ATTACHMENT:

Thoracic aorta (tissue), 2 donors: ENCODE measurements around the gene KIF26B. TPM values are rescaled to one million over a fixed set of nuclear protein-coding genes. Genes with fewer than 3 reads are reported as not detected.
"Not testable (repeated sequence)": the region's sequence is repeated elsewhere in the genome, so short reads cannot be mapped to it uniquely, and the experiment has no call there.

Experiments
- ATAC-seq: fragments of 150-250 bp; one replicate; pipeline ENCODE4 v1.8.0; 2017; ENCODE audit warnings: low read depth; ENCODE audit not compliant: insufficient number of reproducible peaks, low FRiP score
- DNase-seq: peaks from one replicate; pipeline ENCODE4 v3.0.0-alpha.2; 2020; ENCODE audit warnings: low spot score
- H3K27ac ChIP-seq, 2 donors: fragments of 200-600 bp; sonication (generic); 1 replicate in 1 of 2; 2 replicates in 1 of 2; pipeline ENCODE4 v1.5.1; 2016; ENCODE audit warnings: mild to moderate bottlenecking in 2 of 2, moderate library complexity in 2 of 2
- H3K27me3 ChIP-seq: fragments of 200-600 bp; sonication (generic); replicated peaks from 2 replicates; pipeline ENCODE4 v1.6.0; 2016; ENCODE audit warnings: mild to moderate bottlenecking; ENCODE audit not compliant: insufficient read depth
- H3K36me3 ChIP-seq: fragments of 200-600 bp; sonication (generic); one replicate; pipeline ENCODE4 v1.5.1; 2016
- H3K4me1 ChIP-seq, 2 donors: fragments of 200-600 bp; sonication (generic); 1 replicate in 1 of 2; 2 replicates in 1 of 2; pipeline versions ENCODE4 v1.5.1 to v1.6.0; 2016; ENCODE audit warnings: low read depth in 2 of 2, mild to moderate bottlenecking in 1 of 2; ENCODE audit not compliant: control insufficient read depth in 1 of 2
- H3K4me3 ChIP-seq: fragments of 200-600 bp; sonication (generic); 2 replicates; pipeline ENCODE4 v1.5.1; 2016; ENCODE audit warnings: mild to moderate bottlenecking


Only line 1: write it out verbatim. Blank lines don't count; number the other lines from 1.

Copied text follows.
Thoracic aorta (tissue), 2 donors: ENCODE measurements around the gene KIF26B. TPM values are rescaled to one million over a fixed set of nuclear protein-coding genes. Genes with fewer than 3 reads are reported as not detected.